Continue Reading

This post was originally authored by Evan J. Seeman of Robinson & Cole LLP on the RLUIPA Defense blog.  We have re-posted it here with permission.  The original post can be found here.  Any views expressed in this post are those of the author and do not necessarily reflect the views of Otten Johnson Robinson Neff + Ragonetti, P.C.

Last year, we reported about a case in which the city of St. Michael, Minnesota utilized RLUIPA’s “safe harbor” provision to avoid liability under the act’s substantial burden and equal terms provisions.  While the federal court found for the city as to Riverside Church’s RLUIPA claims at the summary judgment stage, the court concluded that there were genuine issues of fact regarding Riverside’s free speech claim that could only be resolved at trial.  Following a several-week-long trial, the court late last month issued its decision and found that the city’s zoning ordinance violated Riverside’s right to free speech under the First Amendment to the U.S. Constitution, and awarded Riverside $1,354,595 in damages.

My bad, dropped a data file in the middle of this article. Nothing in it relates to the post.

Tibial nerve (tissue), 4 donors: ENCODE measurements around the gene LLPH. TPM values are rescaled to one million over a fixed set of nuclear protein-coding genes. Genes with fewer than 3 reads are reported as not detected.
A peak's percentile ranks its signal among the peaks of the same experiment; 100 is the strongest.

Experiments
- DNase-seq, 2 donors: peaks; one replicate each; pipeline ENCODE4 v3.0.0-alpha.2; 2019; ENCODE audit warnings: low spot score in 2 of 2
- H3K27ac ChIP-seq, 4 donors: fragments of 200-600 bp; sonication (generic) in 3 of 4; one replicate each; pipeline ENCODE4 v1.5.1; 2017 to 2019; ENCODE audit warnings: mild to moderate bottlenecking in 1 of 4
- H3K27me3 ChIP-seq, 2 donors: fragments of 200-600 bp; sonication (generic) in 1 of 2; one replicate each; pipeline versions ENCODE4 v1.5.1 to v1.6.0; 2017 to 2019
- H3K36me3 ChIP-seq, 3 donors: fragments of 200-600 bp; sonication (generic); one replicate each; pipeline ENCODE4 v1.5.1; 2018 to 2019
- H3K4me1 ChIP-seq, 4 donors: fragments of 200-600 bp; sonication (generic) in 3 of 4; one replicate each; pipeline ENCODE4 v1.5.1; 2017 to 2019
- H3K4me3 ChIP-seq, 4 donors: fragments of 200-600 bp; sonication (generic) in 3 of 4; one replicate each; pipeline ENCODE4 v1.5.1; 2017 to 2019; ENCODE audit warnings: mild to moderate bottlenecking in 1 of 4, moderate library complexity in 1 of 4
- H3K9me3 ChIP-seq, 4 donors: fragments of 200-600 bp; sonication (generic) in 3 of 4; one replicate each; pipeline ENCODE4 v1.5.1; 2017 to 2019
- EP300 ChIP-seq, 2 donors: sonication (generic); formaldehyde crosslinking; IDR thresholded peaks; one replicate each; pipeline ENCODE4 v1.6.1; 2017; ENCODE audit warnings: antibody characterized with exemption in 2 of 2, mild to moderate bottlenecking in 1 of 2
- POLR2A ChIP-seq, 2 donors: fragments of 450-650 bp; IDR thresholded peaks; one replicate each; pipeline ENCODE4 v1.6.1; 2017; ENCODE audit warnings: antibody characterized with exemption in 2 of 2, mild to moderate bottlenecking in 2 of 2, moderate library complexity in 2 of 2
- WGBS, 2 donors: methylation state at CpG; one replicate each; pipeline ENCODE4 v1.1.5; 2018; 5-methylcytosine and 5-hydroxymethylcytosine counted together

Riverside identified property in the city’s B-1 district as an ideal satellite location to accommodate its growing congregation.  Riverside would use the new location much like a movie theater, where it would broadcast religious worship services being held at its primary church in Big Lake, Minnesota.  The property was already suited for Riverside’s intended use, since it had previously been operated as a 15-screen movie theatre, with nearly 2,800 seats, a maximum capacity of over 3,600 people, and having more than 91,000 square feet.  Although Riverside sought to use the property in much the same way as a movie theatre – an allowed use under the zoning code for this B-1 district – the city concluded that the proposed use was not allowed since “collective religious worship” was not among the uses permitted in this district.